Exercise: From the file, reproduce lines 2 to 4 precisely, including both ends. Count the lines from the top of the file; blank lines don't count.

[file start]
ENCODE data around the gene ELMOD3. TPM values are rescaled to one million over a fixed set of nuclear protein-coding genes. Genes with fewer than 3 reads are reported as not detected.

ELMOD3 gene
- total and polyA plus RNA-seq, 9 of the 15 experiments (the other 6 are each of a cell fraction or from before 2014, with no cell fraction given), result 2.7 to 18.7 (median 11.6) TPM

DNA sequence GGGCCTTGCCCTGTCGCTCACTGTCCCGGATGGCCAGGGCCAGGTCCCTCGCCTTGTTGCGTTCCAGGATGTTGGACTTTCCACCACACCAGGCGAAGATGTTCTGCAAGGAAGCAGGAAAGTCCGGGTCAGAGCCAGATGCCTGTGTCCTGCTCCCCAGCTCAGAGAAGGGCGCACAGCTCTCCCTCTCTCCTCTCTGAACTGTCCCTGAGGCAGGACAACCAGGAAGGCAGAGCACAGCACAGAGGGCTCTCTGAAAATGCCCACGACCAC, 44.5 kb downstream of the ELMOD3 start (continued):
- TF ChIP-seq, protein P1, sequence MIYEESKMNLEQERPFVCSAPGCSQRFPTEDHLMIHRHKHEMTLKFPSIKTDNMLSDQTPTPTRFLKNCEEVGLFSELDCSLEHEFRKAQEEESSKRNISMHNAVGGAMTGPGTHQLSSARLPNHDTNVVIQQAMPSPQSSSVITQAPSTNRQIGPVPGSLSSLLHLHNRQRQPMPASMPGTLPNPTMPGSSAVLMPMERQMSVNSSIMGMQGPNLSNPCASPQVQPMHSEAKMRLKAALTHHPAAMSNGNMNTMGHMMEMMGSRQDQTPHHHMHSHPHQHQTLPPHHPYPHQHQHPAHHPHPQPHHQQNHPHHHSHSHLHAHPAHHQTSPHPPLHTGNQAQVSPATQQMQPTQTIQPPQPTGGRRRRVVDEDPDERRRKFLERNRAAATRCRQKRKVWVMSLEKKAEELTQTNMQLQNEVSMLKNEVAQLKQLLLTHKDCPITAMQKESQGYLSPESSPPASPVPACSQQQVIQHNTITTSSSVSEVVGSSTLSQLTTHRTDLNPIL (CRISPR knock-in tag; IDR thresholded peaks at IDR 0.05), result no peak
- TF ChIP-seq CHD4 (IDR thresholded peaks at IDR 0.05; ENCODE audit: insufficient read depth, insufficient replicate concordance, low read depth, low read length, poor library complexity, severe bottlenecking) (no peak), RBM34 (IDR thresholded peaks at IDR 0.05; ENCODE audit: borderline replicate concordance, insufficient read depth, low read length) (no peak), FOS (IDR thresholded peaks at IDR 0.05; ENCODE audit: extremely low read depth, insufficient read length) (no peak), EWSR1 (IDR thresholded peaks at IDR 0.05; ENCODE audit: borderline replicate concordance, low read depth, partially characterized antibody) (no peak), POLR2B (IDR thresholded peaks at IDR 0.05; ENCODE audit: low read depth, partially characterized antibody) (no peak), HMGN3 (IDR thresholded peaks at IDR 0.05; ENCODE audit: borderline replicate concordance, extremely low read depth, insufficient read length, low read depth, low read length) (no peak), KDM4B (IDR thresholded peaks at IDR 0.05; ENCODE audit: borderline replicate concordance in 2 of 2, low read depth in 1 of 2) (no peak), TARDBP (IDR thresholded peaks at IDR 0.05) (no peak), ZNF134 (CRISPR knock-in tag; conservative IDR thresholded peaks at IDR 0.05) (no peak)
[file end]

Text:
ELMOD3 gene
- total and polyA plus RNA-seq, 9 of the 15 experiments (the other 6 are each of a cell fraction or from before 2014, with no cell fraction given), result 2.7 to 18.7 (median 11.6) TPM

DNA sequence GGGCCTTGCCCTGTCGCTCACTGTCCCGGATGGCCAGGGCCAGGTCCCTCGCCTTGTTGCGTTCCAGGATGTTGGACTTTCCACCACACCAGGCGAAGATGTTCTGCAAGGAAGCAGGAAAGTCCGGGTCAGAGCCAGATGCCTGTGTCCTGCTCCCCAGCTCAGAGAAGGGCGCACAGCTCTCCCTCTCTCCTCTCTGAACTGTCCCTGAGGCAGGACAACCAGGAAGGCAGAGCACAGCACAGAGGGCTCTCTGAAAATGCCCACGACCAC, 44.5 kb downstream of the ELMOD3 start (continued):